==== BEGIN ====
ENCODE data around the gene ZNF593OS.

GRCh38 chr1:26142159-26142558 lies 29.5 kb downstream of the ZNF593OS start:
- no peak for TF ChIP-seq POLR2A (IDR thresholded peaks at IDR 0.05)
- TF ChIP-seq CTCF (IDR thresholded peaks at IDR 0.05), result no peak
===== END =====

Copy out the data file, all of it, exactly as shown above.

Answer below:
ENCODE data around the gene ZNF593OS.

GRCh38 chr1:26142159-26142558 lies 29.5 kb downstream of the ZNF593OS start:
- no peak for TF ChIP-seq POLR2A (IDR thresholded peaks at IDR 0.05)
- TF ChIP-seq CTCF (IDR thresholded peaks at IDR 0.05), result no peak